Why are thousands of dead fish floating in a New York canal?

Fish die-offs may look alarming, but many environmental experts say that despite the gruesome appearance of the event, there is nothing to worry about.

Robert Sciarrino/ NJ Advance Media via AP/ File
In this Tuesday, Aug. 23, 2016 photo, thousands of dead bunker fish wash ashore in Keansburg, N.J. Another die-off of bunker fish took place this weekend in Long Island.

Long Island residents found themselves in a stinky situation on Monday morning, after thousands of dead fish mysteriously surfaced in a local canal.

The fish belong to a type of fish called menhaden, or bunker fish, which are commonly eaten by larger Atlantic fish such as bluefish. Officials say that in this instance, the bunker fish were most likely herded into the little canal by larger predators, and suffocated there due to lack of oxygen.

"Unbelievable scene – tons and tons of bunker starving for oxygen," said nearby resident Dennis Demarco in a video he took of the schooling, dying fish. "Even the locals have not seen anything like this before."

Massive die-offs, like the one that took place in New York’s Shinnecock Canal this week, happen occasionally. Yet for locals, the site was unusual – and unpleasant.

"They're all dead up on the beach, in the water, behind the building," said one shocked local, Ken Reney.

At first, some residents thought that the silvery gray surface was from ice or frost on the water of the canal, before they realized that it was thousands upon thousands of dead fish.

Local Department of Environmental Conservation officials say that many of the fish have now sunk to the bottom of the canal, while some remain on the top of the water. Still others have become dinner for local birds.

It may look alarming, but many environmental experts say that despite the gruesome appearance of the event, there is nothing to worry about.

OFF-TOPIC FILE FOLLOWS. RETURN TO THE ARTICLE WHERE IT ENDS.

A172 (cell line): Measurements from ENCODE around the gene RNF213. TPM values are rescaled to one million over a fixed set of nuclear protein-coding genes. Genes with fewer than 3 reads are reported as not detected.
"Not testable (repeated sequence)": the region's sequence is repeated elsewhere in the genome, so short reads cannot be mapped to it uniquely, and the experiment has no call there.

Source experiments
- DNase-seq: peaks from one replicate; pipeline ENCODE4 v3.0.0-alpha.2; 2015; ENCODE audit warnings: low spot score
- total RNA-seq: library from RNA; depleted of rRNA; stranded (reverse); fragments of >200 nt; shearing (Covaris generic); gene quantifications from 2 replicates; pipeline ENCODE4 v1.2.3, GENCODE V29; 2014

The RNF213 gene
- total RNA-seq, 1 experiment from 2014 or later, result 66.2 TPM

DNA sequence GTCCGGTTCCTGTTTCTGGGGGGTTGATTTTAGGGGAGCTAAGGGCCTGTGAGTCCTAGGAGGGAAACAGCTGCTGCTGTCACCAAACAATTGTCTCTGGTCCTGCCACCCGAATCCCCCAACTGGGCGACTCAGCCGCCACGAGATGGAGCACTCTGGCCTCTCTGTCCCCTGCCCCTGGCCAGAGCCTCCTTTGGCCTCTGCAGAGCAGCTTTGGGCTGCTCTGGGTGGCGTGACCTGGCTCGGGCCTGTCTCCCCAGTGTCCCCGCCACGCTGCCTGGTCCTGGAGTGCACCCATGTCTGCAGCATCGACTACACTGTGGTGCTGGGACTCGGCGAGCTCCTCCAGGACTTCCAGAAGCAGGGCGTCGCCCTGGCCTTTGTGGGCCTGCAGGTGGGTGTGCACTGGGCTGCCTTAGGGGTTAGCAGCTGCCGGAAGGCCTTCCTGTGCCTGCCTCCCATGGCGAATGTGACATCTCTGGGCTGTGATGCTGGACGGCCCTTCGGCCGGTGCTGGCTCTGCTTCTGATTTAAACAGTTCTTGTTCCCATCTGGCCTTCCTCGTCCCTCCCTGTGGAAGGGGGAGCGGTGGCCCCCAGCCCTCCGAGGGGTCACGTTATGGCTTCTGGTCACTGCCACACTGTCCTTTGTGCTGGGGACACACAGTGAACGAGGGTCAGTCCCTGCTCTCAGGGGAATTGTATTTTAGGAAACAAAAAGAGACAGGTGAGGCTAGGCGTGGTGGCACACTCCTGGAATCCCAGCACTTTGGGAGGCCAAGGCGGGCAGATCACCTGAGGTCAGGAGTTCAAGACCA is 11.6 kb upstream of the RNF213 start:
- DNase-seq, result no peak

Earlier this year, a similar mass die-off in nearby New Jersey concerned residents, although just like in this case, officials told locals not to worry.

"It's nature being nature," New Jersey Department of Environmental Protection spokesperson Lawrence Hanja told the Monitor. "These events have happened over the centuries and will continue to happen. It's just part of how nature works and the ecosystem maintains equilibrium."

Other recent die-offs in Minnesota and California were likely the result of excessive snowfall and a heat wave, respectively. 

Others, however, say that while oxygen deprivation is not in itself a cause for alarm, there are contributing factors to low oxygen levels that might be disconcerting.

Warmer waters, for example, hold oxygen less well than colder waters, and if the world's oceans are warming, it's possible we could see more incidents like these in future years.

Some scientists also say that if an ecosystem is struggling with other problems, such as high levels of nitrogen in waterways, then it can also contribute to fish die-offs.

Still, in this incident, officials are fairly sure as to the cause.

"There was a big school of bluefish in the bay earlier on Sunday," said Stony Brook Southampton Marine Science Center manager Chris Paparo, according to CBS New York. "Bluefish eat bunker and they chase the bunker into the canal like this and the locks are closed, fish can't escape, and when they get pushed in they deplete the oxygen."

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